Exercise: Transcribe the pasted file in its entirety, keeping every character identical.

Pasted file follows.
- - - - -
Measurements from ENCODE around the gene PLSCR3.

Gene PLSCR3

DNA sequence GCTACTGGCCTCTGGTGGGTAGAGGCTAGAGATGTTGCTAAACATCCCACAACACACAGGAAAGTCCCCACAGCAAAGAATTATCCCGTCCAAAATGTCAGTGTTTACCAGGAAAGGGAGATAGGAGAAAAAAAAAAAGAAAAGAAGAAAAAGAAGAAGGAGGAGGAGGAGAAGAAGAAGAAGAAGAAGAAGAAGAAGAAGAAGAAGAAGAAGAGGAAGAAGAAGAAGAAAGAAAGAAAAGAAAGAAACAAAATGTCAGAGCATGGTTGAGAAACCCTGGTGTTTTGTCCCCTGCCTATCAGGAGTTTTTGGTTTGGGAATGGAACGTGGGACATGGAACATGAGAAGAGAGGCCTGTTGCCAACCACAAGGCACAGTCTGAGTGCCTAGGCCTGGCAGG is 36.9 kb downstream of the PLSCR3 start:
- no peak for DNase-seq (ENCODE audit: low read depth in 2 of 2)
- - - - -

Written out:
Measurements from ENCODE around the gene PLSCR3.

Gene PLSCR3

DNA sequence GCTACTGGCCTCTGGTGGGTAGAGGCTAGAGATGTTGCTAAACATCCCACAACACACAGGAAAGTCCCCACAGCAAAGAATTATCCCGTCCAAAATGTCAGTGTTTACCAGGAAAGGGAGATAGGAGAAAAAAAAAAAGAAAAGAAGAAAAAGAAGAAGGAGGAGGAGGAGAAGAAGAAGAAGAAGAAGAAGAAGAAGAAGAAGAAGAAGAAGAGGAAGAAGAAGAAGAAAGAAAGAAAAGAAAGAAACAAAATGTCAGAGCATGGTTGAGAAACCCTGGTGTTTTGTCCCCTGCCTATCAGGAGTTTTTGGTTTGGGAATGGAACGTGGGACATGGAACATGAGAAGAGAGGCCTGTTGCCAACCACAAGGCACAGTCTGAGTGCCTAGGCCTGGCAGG is 36.9 kb downstream of the PLSCR3 start:
- no peak for DNase-seq (ENCODE audit: low read depth in 2 of 2)